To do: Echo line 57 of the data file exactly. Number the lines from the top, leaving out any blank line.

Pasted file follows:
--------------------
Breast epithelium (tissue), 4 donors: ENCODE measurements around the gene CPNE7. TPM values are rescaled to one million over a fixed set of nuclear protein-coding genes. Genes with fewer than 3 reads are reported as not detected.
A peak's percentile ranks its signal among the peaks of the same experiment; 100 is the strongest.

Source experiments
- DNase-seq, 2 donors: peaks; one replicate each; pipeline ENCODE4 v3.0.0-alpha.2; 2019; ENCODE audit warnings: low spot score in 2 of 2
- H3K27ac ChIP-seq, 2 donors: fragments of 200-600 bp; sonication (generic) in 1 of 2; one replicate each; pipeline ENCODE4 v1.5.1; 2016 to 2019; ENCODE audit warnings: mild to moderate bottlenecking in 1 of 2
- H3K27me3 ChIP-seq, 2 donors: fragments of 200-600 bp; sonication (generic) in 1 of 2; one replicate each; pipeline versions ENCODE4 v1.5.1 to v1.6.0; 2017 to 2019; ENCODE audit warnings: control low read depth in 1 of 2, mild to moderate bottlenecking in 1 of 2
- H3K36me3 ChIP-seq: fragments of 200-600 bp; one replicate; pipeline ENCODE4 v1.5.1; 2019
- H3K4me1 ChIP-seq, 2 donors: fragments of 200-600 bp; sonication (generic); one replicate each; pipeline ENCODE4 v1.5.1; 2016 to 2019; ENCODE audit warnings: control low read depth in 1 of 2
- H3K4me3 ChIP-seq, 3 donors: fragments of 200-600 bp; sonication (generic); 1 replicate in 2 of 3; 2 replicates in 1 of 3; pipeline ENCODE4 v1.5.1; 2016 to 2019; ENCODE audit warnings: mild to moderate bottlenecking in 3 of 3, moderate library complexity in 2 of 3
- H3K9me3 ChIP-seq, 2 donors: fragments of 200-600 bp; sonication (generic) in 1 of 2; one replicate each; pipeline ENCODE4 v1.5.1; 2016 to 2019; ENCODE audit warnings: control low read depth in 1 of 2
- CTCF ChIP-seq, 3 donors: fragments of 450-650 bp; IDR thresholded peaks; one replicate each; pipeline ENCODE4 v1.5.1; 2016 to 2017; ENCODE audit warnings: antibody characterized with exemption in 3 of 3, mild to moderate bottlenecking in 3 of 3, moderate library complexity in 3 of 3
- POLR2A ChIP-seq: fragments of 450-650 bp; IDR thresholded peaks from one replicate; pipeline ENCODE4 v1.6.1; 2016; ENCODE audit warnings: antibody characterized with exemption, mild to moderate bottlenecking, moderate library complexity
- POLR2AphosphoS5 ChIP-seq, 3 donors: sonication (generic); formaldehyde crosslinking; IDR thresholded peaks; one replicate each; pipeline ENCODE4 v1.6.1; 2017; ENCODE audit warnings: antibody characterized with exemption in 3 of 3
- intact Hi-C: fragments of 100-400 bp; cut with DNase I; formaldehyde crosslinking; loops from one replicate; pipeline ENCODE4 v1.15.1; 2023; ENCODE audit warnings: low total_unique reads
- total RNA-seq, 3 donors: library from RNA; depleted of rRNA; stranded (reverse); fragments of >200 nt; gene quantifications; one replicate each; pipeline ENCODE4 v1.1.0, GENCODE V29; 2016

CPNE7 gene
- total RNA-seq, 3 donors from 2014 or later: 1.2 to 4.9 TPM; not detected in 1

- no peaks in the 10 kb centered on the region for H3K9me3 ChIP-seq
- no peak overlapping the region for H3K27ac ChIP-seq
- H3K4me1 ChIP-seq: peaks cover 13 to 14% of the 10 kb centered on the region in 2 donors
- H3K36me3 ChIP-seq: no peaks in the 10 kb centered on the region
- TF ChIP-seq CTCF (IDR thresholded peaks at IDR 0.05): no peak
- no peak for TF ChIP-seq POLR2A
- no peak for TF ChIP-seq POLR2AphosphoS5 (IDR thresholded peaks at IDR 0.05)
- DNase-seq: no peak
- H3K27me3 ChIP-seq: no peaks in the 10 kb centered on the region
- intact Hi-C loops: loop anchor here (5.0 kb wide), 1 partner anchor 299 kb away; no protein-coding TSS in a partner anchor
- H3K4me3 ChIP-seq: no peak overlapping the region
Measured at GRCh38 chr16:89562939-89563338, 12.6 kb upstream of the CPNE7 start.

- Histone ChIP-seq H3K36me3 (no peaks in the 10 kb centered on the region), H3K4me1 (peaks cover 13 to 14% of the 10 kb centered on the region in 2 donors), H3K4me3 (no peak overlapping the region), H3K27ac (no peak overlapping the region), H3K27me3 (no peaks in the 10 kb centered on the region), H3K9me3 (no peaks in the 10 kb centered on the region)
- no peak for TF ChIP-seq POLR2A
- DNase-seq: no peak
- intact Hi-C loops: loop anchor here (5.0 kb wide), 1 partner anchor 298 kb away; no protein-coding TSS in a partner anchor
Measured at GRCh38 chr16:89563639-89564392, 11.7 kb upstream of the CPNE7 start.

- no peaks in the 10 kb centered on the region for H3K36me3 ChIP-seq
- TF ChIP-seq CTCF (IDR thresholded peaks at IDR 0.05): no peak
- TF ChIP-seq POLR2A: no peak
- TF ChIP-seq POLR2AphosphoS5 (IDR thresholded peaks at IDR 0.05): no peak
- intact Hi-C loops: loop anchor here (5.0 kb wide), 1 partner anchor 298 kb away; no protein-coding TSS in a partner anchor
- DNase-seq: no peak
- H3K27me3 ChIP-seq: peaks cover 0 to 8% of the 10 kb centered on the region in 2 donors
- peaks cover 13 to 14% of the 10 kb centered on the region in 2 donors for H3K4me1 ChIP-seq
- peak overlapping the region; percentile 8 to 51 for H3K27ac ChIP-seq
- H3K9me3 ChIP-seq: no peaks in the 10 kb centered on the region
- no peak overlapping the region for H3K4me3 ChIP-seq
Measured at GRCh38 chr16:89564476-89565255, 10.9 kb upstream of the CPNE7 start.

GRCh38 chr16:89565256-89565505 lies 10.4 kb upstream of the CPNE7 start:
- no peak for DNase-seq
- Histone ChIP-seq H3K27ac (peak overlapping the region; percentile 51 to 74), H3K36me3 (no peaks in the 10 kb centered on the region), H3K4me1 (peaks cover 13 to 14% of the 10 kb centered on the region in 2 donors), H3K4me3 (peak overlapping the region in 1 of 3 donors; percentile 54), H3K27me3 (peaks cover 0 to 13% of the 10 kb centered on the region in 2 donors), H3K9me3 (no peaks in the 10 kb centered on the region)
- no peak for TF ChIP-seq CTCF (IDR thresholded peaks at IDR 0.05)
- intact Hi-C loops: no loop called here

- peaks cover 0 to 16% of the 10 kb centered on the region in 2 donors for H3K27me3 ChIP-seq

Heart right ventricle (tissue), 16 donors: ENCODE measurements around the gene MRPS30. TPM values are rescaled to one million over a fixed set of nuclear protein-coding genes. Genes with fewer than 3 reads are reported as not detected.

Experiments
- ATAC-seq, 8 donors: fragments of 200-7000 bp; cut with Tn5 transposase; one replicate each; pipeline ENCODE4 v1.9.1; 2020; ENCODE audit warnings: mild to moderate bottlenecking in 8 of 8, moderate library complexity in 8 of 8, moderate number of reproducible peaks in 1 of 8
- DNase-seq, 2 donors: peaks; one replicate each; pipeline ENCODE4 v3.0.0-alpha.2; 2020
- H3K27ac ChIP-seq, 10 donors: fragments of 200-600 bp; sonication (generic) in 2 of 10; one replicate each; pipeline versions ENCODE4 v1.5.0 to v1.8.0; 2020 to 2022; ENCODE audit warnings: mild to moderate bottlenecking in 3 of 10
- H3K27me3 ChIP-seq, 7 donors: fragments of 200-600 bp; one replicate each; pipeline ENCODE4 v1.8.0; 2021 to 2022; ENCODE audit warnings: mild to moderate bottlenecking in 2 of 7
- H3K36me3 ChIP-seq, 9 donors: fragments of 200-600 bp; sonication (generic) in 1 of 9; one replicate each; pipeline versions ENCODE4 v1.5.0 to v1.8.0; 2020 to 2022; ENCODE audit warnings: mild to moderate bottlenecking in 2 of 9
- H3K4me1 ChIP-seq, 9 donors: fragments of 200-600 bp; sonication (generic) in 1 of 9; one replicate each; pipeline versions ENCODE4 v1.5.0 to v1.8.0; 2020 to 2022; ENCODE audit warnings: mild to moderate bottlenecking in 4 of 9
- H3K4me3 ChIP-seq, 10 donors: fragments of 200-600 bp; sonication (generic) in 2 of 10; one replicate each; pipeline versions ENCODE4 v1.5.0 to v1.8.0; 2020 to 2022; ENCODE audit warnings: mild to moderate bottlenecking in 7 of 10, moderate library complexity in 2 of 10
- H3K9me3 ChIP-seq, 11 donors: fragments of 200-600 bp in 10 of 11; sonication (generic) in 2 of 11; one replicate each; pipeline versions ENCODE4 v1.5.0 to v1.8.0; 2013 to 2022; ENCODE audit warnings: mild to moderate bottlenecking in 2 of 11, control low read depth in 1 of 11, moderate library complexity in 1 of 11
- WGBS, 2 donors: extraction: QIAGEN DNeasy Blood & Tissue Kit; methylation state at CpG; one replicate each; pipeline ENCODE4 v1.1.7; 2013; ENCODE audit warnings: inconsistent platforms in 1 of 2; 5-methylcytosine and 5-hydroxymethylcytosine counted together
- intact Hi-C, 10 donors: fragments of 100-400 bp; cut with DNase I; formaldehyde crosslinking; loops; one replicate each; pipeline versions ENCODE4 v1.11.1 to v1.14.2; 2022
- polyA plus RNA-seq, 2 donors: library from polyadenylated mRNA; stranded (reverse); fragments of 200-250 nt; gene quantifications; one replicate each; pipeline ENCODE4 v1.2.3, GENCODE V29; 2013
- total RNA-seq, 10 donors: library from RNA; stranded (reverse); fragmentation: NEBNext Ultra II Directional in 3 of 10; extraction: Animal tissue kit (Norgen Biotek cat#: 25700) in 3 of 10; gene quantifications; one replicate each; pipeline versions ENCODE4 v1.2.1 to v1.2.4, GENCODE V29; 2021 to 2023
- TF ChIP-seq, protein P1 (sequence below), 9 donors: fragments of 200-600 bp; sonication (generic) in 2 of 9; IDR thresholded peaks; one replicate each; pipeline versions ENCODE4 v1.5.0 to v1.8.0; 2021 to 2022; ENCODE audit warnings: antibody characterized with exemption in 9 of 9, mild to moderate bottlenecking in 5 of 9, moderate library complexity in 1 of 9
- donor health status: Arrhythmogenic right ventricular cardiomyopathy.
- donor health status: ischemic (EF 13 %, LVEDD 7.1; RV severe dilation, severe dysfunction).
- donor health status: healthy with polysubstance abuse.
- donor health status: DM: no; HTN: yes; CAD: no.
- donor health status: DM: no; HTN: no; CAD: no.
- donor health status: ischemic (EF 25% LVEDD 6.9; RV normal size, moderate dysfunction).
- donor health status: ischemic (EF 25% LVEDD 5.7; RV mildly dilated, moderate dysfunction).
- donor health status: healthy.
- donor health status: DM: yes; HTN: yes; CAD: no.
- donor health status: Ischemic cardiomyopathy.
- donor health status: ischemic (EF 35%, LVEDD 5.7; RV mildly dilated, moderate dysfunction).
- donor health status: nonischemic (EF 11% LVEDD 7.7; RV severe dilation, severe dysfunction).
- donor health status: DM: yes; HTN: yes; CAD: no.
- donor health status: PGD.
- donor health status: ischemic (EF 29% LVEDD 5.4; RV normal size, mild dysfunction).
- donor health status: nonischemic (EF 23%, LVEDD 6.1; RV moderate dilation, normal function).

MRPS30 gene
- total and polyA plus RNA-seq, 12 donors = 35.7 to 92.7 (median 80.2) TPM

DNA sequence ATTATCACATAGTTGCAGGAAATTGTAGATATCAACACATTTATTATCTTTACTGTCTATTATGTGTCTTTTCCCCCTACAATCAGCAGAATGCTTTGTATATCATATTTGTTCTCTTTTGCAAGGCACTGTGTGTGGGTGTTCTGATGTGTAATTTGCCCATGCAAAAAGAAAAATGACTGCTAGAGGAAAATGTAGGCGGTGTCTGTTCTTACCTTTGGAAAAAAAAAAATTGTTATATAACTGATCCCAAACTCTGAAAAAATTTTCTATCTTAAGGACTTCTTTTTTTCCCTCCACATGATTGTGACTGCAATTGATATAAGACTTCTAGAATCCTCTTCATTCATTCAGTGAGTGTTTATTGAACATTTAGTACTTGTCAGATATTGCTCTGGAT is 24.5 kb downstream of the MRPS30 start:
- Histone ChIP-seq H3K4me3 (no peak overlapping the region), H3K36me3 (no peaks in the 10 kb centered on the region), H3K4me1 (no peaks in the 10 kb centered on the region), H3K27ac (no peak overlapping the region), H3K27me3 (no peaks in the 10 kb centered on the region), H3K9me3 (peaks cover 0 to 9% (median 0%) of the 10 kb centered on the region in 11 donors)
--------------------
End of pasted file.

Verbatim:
- H3K27ac ChIP-seq, 10 donors: fragments of 200-600 bp; sonication (generic) in 2 of 10; one replicate each; pipeline versions ENCODE4 v1.5.0 to v1.8.0; 2020 to 2022; ENCODE audit warnings: mild to moderate bottlenecking in 3 of 10